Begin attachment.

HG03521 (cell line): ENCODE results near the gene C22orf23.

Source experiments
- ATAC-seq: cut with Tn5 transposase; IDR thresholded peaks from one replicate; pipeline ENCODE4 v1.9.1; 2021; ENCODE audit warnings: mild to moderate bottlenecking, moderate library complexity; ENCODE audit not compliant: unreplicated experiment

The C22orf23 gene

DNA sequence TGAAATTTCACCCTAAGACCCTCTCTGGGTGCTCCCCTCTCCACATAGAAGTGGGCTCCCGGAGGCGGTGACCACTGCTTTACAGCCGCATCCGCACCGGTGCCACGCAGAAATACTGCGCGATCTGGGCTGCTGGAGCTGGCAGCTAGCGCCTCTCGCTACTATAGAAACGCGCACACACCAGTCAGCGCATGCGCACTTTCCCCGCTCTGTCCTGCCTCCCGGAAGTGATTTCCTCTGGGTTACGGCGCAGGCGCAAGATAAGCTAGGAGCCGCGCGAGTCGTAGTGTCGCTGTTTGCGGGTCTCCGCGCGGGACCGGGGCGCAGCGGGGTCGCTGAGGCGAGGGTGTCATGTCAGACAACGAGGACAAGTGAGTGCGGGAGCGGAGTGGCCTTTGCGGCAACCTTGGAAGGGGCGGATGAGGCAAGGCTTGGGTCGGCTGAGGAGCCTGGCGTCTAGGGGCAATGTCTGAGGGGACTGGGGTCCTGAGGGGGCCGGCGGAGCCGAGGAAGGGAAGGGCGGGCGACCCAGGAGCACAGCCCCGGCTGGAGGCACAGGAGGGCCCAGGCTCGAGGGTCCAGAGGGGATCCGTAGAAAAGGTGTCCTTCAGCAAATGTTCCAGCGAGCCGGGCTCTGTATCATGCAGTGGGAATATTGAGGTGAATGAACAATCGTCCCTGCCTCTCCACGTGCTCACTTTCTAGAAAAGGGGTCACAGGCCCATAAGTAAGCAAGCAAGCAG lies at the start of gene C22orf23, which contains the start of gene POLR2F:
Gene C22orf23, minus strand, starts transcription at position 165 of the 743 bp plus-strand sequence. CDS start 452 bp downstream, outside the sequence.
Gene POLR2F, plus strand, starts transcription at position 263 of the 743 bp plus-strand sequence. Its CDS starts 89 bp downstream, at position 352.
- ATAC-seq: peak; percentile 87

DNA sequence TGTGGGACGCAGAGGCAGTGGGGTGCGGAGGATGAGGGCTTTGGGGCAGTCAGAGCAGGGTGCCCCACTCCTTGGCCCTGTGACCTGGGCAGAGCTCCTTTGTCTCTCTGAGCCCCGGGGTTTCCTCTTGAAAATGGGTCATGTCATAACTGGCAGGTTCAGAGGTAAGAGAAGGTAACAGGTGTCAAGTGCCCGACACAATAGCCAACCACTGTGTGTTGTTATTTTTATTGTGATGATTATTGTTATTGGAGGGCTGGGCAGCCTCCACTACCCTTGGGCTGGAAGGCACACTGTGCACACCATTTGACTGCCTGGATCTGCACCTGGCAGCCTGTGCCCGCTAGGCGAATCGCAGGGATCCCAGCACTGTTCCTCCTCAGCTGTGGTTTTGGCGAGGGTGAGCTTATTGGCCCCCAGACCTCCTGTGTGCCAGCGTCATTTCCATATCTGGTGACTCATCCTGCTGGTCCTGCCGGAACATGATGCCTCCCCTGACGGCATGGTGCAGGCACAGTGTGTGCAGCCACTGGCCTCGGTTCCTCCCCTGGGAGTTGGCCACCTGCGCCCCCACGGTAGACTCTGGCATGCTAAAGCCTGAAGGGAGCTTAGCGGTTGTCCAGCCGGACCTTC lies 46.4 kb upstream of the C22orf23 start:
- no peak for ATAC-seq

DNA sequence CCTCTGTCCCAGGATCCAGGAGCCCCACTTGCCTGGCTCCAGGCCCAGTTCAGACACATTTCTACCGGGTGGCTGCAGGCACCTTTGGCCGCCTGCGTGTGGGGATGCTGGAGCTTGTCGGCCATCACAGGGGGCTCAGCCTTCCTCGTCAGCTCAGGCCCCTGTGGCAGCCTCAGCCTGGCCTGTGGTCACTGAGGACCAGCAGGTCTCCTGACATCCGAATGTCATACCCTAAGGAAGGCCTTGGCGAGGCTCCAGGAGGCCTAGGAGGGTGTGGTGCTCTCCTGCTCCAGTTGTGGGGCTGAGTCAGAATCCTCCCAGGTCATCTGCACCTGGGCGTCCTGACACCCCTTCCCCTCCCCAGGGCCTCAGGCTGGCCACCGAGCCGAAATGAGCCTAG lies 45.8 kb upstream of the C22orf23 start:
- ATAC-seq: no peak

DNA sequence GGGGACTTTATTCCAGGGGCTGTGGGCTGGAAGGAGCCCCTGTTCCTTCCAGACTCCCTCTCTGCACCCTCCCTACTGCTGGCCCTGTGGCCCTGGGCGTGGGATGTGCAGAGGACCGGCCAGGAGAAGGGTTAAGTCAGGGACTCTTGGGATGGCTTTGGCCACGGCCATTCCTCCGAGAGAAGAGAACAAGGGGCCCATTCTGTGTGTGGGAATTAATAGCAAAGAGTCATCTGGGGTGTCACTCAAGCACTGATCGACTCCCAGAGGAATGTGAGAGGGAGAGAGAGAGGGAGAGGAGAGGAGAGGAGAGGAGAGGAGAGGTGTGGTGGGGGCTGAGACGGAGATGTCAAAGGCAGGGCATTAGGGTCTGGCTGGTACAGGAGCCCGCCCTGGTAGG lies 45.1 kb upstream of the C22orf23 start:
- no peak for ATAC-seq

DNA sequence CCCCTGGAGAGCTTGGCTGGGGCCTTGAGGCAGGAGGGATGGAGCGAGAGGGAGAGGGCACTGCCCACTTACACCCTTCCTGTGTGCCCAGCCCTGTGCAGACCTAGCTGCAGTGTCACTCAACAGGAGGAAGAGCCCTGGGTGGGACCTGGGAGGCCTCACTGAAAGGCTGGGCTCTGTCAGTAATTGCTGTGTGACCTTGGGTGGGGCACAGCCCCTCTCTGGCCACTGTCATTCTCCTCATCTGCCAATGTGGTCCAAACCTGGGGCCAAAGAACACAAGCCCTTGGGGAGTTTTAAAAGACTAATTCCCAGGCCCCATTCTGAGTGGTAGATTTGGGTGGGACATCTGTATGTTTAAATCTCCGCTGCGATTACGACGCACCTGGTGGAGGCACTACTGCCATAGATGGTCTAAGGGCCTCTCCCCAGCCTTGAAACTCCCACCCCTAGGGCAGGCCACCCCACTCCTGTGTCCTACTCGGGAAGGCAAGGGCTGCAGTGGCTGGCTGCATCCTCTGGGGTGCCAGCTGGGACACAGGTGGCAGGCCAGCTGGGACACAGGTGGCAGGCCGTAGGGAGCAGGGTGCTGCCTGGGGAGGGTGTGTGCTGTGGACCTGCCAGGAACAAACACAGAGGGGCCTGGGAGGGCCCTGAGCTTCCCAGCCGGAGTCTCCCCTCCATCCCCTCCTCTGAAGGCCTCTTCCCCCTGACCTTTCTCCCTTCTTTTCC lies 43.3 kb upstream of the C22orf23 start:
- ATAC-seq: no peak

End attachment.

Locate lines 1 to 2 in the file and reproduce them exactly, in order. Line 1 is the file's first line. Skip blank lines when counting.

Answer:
HG03521 (cell line): ENCODE results near the gene C22orf23.

Source experiments